McBrayer's reading of the code of rights and responsibilities is actually right. It is not a fact that his son's classmates deserve to be treated in a certain manner. That the school enforces such a rule does not tell us that this is actually a fact, but rather speaks to the school's power of enforcement. That is, the school, with the backing of the state, has the power (some would say hegemony) to craft a code of conduct and to require its students to abide by it. If a student does not, the school, again with the backing of the state, has the power to punish that student. That McBrayer believes that the existence of such a system means that it is a fact that classmates should be treated with respect speaks to the success of the school system to naturalize itself. In other words, what a person does or does not deserve is not based on moral facts but rather on arbitrary (and self-serving) decisions made by social actors over a long period of time and the subsequent implementation of a policy that states what one does and does not deserve. This system then presents itself as natural, as obvious, as "they way things really are," as fact. Indeed, the success of the system is predicated on its ability to self-present its rules as facts. This simply makes it that much easier to police the behavior of students, now with buy-in from their parents and, of course, the backing of the state.

McBrayer attempts to further make his point that there really are moral facts by referencing the Charlie Hebdo attack, among other things that appear to him to be self-evidently wrong.

If it’s not true that it’s wrong to murder a cartoonist with whom one disagrees, then how can we be outraged? If there are no truths about what is good or valuable or right, how can we prosecute people for crimes against humanity? If it’s not true that all humans are created equal, then why vote for any political system that doesn’t benefit you over others?

It is just this outrage that McBrayer references that is so interesting to study. For many were outraged at the Charlie Hebdo attack, though are decidedly less outraged at the killing of civilians in other countries by our government. Just as McBrayer believes that it is wrong to kill cartoonists who offend a religion, so too did the attackers believe that it was wrong to depict their Prophet, not to mention the depiction of their prophet in intentionally provocative and demeaning manners. One man's terrorist attack is another man's religious war. The relativism becomes clear when groups (religious or not) begin to talk about their own past. Think of the narrative around how we can differentiate between Christian violence and Islamic violence. Think of the narrative of manifest destiny in our country. What our ancestors did was to divinely displace Native Americans; it is other countries who commit genocide.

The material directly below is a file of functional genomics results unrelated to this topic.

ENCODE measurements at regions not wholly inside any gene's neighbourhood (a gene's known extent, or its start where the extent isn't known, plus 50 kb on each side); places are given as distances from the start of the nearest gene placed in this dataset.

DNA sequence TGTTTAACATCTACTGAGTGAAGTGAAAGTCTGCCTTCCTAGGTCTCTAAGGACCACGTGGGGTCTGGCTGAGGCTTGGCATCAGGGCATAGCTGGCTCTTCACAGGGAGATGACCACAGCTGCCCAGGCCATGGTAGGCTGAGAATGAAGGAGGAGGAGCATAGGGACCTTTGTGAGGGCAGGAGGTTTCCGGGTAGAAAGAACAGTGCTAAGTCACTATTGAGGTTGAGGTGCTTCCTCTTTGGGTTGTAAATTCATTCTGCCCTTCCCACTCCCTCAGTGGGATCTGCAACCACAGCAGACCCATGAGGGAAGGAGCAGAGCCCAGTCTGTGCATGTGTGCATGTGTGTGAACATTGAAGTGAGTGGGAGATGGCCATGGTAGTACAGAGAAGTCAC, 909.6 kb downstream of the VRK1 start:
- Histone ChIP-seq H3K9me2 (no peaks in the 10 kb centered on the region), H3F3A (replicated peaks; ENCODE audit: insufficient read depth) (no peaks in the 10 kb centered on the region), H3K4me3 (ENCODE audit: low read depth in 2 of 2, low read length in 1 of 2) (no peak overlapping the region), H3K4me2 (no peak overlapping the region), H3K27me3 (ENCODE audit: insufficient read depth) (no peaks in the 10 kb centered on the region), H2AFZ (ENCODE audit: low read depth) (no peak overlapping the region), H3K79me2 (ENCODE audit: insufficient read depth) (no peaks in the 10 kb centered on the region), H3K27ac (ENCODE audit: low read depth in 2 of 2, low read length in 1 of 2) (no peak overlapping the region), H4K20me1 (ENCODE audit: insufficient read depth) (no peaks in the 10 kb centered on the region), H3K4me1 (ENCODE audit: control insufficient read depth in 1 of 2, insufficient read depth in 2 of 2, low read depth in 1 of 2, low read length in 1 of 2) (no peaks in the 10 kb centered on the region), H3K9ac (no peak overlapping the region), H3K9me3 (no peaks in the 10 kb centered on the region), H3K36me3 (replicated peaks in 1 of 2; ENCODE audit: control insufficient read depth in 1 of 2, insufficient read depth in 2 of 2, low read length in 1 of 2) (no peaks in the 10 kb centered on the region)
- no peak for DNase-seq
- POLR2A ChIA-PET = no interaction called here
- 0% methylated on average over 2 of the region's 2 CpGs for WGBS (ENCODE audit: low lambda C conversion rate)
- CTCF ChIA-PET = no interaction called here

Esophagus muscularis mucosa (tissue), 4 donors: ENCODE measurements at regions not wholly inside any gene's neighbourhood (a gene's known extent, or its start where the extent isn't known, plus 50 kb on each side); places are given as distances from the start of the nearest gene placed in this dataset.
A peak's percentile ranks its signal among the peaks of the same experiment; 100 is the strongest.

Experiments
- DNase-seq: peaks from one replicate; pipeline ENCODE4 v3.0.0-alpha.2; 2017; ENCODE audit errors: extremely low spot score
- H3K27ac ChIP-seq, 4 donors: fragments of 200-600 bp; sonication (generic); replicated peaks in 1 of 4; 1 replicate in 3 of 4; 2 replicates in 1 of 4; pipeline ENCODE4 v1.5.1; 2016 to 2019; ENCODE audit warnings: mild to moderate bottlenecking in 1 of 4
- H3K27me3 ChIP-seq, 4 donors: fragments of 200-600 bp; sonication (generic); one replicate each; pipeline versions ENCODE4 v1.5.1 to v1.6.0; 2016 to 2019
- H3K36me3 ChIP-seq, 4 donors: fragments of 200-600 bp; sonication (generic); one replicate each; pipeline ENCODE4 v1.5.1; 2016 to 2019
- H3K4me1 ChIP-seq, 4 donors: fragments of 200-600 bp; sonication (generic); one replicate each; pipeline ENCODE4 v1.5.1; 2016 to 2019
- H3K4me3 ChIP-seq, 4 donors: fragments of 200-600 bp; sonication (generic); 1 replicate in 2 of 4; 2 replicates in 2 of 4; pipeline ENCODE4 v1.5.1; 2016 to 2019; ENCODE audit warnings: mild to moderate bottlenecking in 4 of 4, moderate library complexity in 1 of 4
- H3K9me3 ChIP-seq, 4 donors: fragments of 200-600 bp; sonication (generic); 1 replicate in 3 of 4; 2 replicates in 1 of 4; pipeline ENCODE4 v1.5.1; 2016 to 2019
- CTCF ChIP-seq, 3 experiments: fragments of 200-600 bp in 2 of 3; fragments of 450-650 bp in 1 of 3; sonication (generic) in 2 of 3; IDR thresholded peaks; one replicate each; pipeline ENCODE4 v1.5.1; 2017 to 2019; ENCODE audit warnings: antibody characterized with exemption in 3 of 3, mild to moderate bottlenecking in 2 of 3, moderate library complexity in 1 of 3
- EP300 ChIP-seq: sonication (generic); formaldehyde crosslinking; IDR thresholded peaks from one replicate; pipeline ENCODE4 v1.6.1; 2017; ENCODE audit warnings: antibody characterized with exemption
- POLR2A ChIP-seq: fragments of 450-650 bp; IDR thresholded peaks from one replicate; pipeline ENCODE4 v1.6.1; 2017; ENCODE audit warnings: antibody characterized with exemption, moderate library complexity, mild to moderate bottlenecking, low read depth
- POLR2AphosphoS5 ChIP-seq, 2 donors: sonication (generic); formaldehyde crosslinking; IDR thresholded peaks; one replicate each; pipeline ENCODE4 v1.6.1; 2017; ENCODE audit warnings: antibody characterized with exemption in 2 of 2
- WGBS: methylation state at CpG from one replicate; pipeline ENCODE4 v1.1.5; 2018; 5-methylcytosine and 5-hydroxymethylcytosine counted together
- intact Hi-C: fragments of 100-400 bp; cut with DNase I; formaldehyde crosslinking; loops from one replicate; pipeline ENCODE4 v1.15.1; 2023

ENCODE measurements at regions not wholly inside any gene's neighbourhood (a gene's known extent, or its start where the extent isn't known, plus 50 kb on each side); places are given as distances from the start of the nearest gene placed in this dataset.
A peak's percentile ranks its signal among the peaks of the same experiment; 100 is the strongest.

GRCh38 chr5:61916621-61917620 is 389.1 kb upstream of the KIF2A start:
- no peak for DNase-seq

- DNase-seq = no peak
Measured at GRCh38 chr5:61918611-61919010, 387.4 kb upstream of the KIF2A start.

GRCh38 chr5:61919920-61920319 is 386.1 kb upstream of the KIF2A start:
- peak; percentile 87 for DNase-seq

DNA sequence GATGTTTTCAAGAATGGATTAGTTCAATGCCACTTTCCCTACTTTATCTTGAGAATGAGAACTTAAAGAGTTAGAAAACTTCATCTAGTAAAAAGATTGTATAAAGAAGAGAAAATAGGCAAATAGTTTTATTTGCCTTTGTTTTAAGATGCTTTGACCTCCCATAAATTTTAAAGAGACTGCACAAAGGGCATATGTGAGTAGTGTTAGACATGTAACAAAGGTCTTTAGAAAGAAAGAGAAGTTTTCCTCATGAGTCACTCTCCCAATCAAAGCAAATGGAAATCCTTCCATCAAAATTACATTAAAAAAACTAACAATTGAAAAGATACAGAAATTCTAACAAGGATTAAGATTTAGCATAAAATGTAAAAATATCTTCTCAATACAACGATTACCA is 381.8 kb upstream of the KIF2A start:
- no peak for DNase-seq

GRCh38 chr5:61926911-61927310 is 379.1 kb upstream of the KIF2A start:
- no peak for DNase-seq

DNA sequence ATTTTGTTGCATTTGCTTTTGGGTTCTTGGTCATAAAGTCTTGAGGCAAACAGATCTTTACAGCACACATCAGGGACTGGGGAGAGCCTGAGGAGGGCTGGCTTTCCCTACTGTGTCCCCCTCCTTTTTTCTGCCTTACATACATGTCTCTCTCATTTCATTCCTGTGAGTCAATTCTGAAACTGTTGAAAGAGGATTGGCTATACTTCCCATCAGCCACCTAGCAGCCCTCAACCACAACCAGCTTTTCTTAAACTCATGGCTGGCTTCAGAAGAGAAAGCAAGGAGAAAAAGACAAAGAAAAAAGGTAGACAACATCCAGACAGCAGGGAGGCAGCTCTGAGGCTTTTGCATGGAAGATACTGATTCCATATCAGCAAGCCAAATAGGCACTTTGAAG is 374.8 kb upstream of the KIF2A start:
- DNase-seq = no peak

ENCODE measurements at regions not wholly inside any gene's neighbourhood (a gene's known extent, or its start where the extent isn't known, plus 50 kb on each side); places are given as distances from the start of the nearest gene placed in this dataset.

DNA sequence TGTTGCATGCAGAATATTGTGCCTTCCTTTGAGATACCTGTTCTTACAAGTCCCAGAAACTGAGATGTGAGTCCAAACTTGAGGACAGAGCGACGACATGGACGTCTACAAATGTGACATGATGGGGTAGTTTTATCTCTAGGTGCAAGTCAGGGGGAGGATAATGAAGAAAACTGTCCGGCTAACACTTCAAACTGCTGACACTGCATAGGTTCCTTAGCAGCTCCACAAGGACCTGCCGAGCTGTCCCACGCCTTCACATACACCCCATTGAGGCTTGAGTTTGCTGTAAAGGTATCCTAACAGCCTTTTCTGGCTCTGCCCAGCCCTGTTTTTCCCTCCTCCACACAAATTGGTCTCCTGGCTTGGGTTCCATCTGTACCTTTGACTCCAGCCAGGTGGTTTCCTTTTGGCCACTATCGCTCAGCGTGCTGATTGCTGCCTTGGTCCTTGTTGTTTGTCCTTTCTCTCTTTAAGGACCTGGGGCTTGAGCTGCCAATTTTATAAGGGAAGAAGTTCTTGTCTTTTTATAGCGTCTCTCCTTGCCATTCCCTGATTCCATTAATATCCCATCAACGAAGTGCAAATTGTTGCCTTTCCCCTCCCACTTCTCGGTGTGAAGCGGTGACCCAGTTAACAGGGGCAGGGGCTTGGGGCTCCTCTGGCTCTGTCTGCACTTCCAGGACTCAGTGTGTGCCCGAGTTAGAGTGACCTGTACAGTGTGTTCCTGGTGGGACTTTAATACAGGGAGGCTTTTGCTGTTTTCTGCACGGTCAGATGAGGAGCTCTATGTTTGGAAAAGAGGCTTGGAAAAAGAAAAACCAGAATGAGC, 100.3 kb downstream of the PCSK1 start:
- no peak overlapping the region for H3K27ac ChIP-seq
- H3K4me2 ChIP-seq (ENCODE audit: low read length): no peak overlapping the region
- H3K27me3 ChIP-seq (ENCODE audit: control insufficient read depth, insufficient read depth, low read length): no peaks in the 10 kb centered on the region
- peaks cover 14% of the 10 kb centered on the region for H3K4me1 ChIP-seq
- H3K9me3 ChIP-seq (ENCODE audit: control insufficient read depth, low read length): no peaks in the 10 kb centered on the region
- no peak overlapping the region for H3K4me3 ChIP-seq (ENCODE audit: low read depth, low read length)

McBrayer ends with a call for us to do the hard work of determining which moral claims are true.

The hard work lies not in recognizing that at least some moral claims are true but in carefully thinking through our evidence for which of the many competing moral claims is correct. That’s a hard thing to do. But we can’t sidestep the responsibilities that come with being human just because it’s hard.

I will end by suggesting that that is precisely not the sort of work in which we should want our schools engaged, but rather that the hard work in which we must engage is self-reflectively realizing the ways in which we justify and present as true and natural our existence, our beliefs, and our behaviors while attempting to call out our opponents for engaging in exactly the same project.


Image: Immanuel Kant, 18th century German philosopher who is well-known for his moral philosophy, via Wikimedia Commons.